Weathering the storm: How Paul Webley has pushed pushing Soas up the league tables and into the black
Nine months ago the director of the School of Oriental and African Studies, Paul Webley, was at the centre of a storm when 50 students occupied his office for 48 hours and harangued him, refusing to budge until he met their demands.
It wasn't to do with the Middle East, which is often a flashpoint at Soas, but everything to do with nine cleaners who had been arrested by UK Border Agency officials and spirited away to a detention centre.
It was a nasty experience for Webley, as anyone who saw the video on YouTube can tell. He was cornered and shouted at. Webley met some of their demands – he wrote a letter to the Home Secretary on behalf of the detainees and agreed to review the arrangements for hiring cleaners – and thereby defused the confrontation.
Although this was the first sit-in that Webley had experienced at Soas, he is no newcomer to student protest. During his time as deputy vice-chancellor at Exeter University, when the chemistry department was closed down amid intense protest, he saw how vicious opposition could be. Broken glass was deliberately laid outside the home of Exeter's vice-chancellor, Steve Smith.
Soas is, however, the kind of place where you expect aggro.
Specialising as it does in the culture, languages and politics of Asia, Africa and the Middle East, it tends to reproduce the political divisions of those parts of the world on campus. Webley denies, however, that it's a battleground. "What's important is that this is a university," he says. "We have a Centre for Jewish Studies, a Centre for Islamic Studies, a very strong Palestinian society. People are passionate. One of its distinctive features is that people's preconceptions are challenged. Students come from such a variety of different backgrounds that it makes them reflect on their own views. Many of them want to change the world but many are changed by their experience here. They come and are transformed."
The mild-mannered Webley hadn't expected the occupation. If he had he would have tried to anticipate it and do something, he says. "I wasn't surprised by the degree of passionate involvement it produced."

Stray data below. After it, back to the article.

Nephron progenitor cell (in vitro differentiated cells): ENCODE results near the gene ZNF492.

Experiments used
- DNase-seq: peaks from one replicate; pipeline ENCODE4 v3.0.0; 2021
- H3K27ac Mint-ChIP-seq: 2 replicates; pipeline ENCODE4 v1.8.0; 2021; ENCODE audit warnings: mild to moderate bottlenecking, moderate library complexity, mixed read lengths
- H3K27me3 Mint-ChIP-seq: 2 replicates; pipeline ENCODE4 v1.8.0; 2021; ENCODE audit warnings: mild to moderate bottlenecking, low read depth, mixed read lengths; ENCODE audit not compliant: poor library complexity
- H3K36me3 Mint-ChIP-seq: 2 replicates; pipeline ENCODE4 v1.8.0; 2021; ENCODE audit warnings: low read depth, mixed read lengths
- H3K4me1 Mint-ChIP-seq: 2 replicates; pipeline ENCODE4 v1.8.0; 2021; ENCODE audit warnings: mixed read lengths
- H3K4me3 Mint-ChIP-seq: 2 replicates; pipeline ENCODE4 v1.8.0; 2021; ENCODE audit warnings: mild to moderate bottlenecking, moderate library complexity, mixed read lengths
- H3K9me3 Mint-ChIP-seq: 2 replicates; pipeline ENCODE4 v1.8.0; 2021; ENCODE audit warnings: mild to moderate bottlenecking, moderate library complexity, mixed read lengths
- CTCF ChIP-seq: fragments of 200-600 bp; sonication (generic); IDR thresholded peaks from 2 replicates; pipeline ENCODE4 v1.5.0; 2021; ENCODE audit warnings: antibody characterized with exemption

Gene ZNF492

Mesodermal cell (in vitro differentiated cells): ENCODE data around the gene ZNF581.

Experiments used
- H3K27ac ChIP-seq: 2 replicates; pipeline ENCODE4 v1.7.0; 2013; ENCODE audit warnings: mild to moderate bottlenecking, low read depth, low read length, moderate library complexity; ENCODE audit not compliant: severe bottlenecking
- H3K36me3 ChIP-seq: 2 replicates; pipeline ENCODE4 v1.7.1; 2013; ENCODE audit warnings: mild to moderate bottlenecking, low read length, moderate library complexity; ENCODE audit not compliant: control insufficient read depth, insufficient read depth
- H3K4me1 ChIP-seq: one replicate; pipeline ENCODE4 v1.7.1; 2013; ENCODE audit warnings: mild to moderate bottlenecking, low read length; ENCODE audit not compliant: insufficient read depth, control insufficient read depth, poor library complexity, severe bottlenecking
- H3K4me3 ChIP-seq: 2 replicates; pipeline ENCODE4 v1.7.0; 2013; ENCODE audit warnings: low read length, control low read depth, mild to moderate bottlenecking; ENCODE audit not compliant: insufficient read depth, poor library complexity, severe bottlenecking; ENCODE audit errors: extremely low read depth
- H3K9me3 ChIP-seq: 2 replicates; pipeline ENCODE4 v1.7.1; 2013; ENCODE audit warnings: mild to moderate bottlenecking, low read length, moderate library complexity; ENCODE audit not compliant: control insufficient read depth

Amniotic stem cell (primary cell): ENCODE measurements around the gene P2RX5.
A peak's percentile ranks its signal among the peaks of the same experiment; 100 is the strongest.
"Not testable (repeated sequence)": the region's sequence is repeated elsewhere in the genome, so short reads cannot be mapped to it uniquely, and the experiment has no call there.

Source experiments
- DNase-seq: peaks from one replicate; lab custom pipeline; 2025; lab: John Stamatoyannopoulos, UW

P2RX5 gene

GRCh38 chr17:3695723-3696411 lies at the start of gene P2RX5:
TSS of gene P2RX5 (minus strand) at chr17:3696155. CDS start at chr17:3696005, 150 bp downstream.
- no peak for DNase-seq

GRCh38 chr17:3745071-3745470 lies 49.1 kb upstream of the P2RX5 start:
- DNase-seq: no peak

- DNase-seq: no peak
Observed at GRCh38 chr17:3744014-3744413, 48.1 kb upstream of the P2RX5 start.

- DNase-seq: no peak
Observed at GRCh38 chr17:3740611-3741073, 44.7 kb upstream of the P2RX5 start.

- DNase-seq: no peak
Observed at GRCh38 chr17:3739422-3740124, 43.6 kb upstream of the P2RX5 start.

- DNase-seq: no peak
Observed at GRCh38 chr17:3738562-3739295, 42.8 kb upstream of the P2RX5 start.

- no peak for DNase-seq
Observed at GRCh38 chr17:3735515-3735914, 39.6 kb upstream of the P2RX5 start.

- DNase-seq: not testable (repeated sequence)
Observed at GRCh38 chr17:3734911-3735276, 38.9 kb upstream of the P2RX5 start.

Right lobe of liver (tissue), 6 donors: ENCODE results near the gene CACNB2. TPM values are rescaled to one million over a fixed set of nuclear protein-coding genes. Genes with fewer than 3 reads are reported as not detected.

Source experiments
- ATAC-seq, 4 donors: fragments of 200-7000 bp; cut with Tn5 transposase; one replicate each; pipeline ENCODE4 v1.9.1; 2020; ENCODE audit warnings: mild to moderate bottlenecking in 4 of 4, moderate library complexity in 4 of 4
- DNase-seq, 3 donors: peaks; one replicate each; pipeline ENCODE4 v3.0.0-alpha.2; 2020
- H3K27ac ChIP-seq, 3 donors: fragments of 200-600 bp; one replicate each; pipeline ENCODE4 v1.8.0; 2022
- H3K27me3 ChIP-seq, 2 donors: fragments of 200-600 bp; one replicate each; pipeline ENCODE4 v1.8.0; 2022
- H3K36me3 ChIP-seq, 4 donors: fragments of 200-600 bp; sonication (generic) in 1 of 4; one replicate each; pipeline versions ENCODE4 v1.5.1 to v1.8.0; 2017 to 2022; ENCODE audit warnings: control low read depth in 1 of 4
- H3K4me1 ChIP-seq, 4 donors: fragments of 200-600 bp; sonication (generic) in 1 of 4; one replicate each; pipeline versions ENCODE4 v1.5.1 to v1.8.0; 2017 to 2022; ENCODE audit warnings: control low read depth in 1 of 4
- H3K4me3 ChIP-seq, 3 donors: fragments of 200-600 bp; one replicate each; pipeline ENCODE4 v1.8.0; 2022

He had to address a conference of Indian vice-chancellors being held at Soas at the time, and found the experience oddly reassuring. "I left the office to speak to them and they were completely blasé about what was going on. They said they had similar events every year."
The sit-in didn't achieve much. Seven of the nine cleaners were deported on the grounds that they were illegal: a significant proportion had false Spanish passports. "Our view was that we have to comply with the law," says Webley. "Some of the protestors seem to think we should bar the door to the Borders Agency. Well, I can't do that."
Because of this Webley was seen as a bit of an ogre by some students, and the University and College Union (UCU) is pretty critical of him, but he goes out of his way to be sympathetic, as shown by the way he penned a note to the agreement he struck with students, saying he believed personally that undocumented workers should have their immigration status regularised. Soas didn't have prior knowledge of the Borders Agency raid, he says, a point that UCU disputes.
During his three-and-a-half years at Soas, the institution has gone from strength to strength. It has begun to do well in the Complete University Guide league table published in The Independent. In 2009, it rose to ninth position; this year it fell back to 15th, but it nevertheless appears in the top of 20 of most newspapers' tables.
Webley has long experience of how to run a university, having been at Exeter for 26 years. He is fiercely committed to Soas, relishing its focus on the parts of the world that matter and on issues like poverty reduction and human rights.